The End of Rehab or the Start of a New Chapter?
As 2014 fades into the history books and 2015 looms right around the corner, we’re poised to see some major changes occurring in healthcare.
Since its inception in 2008, The Affordable Care Act, better known as Obamacare, has shaken up the world of medicine. From its promise to insure every American to its promise of affordable copays and deductibles, the ACA has some big shoes to fill.
So far, with the exception of the temperamental Healthcare.gov website, Obamacare has done pretty well. It got rid of preexisting conditions. It expanded Medicaid coverage. Between 2013 and 2014, it’s estimated that 3.8 million people received health insurance thanks to the ACA. Estimate or not, that’s nothing to scoff at.
Okay, the Affordable Care Act has, generally speaking, brought positive change. What about addiction medicine, though? How does that factor into President Obama’s insurance overhaul? More importantly, why are some people proclaiming the end of rehab as we know it?
How Obamacare Already Changed Rehab
In the brief two years it’s been around, Obamacare has already brought some major changes to addiction treatment. First and foremost, it got rid of preexisting conditions. This means that insurance companies can’t deny people coverage based on any illness they already have.
Today, substance use disorders are considered one of the ten elements of “essential health benefits.” Score one for addicts and alcoholics across the country!
Next, the ACA expanded parity rules. These are the rules governing how insurance companies cover mental illness and addiction treatment. This expansion took the form of the 2008 Mental Health Parity and Addiction Equity Act.
This law evened the playing field for addicts, alcoholics, and those with mental illness. Prior to this, deductibles, copays, and annual visits to treatment centers were held to a different standard than non-addiction medicine. After the law was passed, both the financial and treatment components of addiction medicine must be equal to any type of non-addiction medicine.
According to a 2013 estimate by the U.S. Health and Human Services Department, this expansion of parity rules will increase mental health and substance abuse benefits for as many as 31 million people. That’s a lot of people!
It’s plain to see that the ACA has already brought some significant change to how addiction is treated in America, but what does the future hold for Obamacare and rehab?
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How Obamacare May Change Rehab
Here’s where things start to get controversial. This is also when we leave the world of concrete facts and venture into educated guesses.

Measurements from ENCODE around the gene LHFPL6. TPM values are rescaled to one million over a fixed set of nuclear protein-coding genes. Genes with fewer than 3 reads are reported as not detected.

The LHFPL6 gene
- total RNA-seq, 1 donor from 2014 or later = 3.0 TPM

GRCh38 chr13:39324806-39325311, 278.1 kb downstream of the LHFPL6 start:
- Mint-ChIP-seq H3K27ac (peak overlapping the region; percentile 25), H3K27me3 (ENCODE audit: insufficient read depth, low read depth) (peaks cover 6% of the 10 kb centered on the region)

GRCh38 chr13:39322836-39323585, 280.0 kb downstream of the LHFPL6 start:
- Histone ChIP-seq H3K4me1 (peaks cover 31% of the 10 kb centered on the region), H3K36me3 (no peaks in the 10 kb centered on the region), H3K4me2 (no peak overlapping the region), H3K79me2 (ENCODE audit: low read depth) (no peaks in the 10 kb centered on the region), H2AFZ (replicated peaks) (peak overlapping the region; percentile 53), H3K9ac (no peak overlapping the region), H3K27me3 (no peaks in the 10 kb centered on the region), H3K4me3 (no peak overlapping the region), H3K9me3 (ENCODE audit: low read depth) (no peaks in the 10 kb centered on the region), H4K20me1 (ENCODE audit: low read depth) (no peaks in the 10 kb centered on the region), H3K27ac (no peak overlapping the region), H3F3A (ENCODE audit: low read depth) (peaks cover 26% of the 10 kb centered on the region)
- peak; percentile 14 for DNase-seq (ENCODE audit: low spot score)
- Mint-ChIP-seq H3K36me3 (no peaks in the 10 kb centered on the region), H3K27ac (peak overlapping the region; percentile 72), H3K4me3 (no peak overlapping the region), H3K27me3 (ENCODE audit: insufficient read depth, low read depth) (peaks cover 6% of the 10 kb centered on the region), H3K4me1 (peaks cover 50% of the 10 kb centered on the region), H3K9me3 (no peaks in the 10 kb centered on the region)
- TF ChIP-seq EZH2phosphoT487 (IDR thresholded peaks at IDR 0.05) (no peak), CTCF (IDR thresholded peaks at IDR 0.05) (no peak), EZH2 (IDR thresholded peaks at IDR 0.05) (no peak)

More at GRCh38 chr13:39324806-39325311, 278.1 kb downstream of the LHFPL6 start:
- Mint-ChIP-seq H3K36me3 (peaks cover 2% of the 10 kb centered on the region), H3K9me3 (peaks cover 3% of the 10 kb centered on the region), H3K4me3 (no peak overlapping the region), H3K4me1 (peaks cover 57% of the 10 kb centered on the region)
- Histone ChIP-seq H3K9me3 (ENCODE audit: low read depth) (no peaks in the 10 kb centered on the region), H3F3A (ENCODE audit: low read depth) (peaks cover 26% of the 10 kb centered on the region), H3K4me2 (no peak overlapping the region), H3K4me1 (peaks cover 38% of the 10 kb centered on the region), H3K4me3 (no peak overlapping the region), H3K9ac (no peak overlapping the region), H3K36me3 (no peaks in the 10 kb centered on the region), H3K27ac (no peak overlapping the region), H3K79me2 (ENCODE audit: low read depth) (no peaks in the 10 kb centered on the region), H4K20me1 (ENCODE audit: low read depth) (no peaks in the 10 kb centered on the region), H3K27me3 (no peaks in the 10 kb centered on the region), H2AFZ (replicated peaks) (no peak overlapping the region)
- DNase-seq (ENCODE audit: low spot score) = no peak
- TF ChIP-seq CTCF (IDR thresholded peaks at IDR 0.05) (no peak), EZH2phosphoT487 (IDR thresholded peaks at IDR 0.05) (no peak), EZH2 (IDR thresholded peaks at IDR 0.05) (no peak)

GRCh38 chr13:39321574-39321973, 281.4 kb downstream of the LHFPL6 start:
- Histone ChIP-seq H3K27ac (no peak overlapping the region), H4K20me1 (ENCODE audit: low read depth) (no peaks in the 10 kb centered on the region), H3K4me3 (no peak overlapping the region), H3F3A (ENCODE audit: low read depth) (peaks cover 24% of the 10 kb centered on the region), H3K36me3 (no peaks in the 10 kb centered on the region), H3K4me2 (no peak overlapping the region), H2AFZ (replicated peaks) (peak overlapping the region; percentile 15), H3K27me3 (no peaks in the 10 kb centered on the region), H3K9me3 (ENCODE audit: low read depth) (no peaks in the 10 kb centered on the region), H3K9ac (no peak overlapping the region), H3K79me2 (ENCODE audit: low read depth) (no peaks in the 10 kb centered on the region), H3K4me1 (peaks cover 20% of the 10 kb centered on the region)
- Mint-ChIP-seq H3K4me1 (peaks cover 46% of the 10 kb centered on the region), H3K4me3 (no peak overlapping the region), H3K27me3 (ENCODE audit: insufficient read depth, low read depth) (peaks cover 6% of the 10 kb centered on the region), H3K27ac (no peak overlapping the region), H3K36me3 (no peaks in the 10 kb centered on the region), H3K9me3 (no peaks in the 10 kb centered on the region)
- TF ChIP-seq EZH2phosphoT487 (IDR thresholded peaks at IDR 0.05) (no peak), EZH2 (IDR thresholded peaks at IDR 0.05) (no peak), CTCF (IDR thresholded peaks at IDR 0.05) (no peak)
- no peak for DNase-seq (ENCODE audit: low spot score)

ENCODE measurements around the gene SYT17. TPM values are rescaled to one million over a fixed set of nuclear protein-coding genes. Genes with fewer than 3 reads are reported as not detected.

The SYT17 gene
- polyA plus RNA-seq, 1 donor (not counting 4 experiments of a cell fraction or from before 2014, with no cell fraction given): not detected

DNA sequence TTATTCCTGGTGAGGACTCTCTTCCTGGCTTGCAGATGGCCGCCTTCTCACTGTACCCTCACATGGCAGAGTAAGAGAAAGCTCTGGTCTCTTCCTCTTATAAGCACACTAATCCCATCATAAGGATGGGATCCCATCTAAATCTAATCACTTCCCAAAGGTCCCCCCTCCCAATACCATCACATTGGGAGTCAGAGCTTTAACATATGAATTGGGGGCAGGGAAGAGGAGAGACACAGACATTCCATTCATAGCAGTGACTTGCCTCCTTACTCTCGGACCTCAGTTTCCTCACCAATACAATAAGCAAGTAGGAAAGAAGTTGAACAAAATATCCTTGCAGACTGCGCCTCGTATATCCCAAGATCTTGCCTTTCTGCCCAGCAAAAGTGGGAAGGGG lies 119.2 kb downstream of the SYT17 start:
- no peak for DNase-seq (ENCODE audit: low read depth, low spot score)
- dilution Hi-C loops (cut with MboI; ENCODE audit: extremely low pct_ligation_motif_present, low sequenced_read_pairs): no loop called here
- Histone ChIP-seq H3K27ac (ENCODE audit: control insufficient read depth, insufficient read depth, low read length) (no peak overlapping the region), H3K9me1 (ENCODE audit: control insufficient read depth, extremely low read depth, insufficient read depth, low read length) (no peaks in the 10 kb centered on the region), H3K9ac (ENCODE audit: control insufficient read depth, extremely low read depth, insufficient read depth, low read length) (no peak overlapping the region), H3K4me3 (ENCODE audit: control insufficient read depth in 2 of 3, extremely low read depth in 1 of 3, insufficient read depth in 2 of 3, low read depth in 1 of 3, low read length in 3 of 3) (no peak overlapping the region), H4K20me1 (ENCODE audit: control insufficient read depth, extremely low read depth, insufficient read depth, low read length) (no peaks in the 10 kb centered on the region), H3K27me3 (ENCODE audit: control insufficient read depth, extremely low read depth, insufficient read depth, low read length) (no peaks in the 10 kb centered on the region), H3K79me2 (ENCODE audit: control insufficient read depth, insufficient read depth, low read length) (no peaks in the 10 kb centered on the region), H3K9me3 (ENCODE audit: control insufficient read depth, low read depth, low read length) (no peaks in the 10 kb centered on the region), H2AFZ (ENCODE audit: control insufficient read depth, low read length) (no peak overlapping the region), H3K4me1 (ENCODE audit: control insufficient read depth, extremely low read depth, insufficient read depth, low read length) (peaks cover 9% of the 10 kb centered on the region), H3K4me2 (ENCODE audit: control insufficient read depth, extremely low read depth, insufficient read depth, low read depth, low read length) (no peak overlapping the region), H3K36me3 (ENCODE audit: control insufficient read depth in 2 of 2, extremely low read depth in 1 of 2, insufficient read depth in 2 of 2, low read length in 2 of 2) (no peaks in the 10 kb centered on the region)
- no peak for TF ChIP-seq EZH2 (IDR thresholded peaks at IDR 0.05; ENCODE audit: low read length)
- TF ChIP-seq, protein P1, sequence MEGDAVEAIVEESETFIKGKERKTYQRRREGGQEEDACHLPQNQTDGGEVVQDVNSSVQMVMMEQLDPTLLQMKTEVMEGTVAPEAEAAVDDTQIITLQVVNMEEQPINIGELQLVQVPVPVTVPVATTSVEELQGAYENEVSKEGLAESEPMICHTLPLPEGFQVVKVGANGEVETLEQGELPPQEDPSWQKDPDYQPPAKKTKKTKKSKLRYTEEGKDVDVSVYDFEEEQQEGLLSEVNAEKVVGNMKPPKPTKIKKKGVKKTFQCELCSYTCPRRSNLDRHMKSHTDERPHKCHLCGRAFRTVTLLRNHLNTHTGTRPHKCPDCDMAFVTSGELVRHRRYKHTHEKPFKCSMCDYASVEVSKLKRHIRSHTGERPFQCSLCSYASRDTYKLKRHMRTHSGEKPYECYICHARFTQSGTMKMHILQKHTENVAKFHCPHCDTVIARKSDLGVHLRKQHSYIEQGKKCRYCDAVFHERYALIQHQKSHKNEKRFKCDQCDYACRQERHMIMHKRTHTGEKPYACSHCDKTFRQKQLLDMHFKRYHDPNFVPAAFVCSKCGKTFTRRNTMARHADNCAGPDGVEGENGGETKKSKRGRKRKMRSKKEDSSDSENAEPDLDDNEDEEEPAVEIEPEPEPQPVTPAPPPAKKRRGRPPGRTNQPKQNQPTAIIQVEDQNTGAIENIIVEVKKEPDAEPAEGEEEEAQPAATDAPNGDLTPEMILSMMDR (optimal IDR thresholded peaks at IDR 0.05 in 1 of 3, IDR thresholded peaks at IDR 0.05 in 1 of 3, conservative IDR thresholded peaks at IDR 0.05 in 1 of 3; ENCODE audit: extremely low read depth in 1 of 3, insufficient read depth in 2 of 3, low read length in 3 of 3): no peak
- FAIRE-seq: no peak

Now that substance use disorders fall into the category of essential health benefits, some sources suggest that rehabs will change how they operate. Kevin Kunz, the Vice President of the American Board of Addiction Medicine, is quoted as saying,
“We could put a ‘rehab’ center on every corner in America and it would not treat this problem…What will change it is the integration across health care of the knowledge this is an expensive in all ways, preventable and treatable illness” (from the KCRW site).
This “integration across health care” may take the form of treatment centers moving from spiritual and twelve-step modalities to a cut and dry scientific approach. It’s also thought that treatment will shift from specialty facilities to individual’s primary care doctors.
What’s cotton fever?
While there’s nothing wrong with incorporating science and spirituality, it’s sure to ruffle some feathers. After all, a spiritual and twelve-step approach offers some significant benefits. Consider that Alcoholics Anonymous has helped millions of men and women recover from addiction and alcoholism. Consider they boast a membership that’s upwards of two million people.
Now, what about the shift away from treatment centers in favor of primary care physicians? There’s nothing wrong with this on paper. In fact, it appears to offer some benefits. Primary care doctors know their patients, their patient’s family, and their patient’s history. They should be able to offer more insight than a doctor who knows nothing about a particular patient.
Sounds good…in theory. In practice, these general care doctors may not know enough about addiction to offer meaningful care. They haven’t been trained in addiction or mental health medicine. This could lead to things like overprescribing potentially dangerous medications (think Suboxone and the like) and misdiagnosing mental illness.
After all, what good is having access to addiction treatment if the treatment itself stinks?